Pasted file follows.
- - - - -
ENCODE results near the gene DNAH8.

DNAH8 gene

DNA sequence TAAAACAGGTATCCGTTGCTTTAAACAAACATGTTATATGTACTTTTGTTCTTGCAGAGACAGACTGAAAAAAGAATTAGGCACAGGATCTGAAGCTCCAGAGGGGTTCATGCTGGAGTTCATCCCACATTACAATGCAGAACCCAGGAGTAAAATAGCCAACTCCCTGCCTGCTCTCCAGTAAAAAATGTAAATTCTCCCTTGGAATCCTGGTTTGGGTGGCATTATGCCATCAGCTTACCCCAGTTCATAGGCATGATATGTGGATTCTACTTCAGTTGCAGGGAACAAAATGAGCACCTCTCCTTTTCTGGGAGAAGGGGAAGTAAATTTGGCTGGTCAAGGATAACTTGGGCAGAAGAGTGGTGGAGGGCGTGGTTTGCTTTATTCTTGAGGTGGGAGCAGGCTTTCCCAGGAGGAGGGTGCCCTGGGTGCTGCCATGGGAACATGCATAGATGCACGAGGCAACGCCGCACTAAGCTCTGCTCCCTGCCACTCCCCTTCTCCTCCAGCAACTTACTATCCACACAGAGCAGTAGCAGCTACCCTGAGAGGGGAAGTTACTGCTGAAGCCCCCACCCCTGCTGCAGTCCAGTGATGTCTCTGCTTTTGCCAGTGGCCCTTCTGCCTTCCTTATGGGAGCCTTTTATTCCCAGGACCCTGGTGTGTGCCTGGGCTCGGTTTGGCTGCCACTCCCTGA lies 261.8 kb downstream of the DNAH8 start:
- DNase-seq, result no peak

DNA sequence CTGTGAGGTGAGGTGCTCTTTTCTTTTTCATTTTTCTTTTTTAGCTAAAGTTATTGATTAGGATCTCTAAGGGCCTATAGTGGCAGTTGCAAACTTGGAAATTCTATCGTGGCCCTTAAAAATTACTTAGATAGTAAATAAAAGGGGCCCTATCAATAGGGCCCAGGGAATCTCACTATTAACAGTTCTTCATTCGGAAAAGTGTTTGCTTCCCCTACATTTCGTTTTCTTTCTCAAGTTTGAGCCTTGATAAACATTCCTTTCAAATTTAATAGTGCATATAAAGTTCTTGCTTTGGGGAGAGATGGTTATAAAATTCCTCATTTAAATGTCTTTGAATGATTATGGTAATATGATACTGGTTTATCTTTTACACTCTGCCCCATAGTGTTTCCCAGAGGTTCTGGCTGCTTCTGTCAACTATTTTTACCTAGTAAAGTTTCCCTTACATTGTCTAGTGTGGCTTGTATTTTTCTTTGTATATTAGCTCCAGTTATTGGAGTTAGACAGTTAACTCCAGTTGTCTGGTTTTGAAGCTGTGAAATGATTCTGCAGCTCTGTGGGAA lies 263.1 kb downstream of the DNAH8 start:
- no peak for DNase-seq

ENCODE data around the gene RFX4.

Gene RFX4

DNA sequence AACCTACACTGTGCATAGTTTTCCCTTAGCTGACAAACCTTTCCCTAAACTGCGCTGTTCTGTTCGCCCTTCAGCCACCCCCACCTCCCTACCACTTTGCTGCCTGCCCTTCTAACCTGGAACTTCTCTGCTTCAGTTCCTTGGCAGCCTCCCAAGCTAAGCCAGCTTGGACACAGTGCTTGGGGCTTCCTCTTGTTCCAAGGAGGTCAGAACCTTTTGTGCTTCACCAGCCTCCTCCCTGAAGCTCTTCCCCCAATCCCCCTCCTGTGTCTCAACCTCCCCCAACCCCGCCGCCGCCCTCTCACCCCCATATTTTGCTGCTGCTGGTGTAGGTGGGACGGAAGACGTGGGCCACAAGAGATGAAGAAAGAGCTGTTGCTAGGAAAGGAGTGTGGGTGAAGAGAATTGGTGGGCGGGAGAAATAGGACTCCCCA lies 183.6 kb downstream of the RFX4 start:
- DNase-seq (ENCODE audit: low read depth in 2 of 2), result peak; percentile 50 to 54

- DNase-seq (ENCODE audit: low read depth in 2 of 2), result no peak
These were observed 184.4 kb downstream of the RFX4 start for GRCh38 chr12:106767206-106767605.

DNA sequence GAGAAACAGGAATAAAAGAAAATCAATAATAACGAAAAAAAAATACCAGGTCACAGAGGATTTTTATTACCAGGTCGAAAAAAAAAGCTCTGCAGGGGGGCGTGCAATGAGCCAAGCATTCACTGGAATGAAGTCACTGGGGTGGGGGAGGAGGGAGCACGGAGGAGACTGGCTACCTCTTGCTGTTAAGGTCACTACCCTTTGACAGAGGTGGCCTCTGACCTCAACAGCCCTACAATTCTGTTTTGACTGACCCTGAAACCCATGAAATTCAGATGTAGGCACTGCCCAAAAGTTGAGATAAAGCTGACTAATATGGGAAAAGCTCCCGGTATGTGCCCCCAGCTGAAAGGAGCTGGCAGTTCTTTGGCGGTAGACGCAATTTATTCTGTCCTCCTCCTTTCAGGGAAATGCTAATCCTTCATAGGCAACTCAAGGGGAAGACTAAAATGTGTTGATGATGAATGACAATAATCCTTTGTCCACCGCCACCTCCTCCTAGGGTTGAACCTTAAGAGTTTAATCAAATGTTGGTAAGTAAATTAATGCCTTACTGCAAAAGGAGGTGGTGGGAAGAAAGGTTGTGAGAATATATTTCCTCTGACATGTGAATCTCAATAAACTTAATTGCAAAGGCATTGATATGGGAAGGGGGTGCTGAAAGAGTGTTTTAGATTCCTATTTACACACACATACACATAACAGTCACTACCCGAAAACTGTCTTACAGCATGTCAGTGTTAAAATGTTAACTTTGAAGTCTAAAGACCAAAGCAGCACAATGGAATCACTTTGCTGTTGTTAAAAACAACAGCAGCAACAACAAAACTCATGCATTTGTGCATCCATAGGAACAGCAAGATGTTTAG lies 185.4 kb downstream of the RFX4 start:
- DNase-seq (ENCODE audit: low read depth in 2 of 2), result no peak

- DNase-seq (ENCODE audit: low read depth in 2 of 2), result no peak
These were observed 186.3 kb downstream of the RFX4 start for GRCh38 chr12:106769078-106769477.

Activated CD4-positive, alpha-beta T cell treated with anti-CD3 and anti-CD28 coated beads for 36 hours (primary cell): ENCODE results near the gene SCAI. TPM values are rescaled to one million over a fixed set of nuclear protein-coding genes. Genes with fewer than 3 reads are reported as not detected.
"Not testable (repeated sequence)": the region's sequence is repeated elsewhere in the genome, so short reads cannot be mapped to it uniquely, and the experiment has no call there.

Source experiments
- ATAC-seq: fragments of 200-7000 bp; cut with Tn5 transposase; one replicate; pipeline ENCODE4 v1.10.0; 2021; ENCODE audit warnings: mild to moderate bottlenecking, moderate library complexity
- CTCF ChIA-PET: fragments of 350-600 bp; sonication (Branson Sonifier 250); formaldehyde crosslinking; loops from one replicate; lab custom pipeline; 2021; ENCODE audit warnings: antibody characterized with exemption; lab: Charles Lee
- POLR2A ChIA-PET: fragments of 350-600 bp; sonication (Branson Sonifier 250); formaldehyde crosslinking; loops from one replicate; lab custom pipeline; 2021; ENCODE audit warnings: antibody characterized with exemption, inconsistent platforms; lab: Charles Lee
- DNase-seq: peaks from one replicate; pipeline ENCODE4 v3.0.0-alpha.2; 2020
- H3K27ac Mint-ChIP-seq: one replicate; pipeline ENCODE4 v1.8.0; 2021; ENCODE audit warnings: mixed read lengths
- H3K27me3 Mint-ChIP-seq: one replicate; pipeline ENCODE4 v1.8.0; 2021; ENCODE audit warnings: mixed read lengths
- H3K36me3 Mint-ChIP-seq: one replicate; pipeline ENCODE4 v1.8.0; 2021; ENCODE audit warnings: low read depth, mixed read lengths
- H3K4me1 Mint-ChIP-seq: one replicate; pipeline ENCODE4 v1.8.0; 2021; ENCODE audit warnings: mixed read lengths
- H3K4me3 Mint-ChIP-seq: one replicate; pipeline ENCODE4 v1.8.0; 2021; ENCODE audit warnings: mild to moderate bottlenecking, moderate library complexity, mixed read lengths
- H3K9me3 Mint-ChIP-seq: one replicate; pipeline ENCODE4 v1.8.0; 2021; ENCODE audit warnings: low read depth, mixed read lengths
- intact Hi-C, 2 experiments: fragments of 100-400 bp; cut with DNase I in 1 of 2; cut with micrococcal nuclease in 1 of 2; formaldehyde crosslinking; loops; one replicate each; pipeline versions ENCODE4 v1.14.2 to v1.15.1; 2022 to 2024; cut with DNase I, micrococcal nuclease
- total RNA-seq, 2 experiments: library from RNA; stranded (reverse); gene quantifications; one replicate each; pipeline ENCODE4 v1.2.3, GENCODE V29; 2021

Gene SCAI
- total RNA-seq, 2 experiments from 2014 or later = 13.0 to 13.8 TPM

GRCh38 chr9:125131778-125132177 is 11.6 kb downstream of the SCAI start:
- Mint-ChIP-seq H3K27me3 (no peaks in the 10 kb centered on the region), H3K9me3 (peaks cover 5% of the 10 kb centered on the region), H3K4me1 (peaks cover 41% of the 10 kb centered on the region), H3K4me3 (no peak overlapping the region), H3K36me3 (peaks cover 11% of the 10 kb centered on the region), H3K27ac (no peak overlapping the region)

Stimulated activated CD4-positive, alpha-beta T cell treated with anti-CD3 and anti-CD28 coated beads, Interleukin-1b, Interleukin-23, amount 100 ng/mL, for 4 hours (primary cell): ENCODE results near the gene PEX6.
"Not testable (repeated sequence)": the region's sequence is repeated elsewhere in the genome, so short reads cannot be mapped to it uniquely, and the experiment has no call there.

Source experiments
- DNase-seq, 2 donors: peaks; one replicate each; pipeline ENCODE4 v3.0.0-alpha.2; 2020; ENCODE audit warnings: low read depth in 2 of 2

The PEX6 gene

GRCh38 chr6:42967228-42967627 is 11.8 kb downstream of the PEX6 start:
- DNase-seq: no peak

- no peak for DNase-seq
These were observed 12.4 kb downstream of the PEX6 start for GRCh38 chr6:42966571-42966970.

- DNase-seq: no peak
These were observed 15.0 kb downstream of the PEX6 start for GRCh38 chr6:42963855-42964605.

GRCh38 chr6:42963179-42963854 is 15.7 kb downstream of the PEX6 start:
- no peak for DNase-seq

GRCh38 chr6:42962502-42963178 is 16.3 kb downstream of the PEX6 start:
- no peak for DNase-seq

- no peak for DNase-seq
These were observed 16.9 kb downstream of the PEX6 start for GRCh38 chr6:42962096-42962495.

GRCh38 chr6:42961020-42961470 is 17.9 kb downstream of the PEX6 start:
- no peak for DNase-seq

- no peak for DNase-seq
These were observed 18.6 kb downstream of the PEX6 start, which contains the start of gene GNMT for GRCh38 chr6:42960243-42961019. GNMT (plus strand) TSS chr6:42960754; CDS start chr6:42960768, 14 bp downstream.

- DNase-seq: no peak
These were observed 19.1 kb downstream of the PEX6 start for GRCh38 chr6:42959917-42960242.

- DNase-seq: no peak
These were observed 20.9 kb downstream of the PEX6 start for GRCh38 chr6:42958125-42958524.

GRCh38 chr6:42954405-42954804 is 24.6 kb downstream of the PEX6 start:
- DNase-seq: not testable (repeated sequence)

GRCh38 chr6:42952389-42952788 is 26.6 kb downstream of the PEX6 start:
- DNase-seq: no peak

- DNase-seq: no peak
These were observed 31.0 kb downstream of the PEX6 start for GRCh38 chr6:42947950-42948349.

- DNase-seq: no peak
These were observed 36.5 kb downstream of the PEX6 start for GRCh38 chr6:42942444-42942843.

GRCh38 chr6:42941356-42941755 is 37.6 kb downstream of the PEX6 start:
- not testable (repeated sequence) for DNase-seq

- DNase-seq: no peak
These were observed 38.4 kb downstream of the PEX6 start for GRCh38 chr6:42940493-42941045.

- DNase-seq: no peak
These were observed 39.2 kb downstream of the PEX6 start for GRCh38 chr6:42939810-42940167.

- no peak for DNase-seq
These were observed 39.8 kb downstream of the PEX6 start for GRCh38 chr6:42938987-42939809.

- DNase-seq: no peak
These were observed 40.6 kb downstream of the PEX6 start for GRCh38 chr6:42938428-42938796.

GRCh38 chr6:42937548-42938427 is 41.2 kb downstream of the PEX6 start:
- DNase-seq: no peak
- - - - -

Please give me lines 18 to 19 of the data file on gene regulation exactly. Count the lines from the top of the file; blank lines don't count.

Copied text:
"Not testable (repeated sequence)": the region's sequence is repeated elsewhere in the genome, so short reads cannot be mapped to it uniquely, and the experiment has no call there.

Source experiments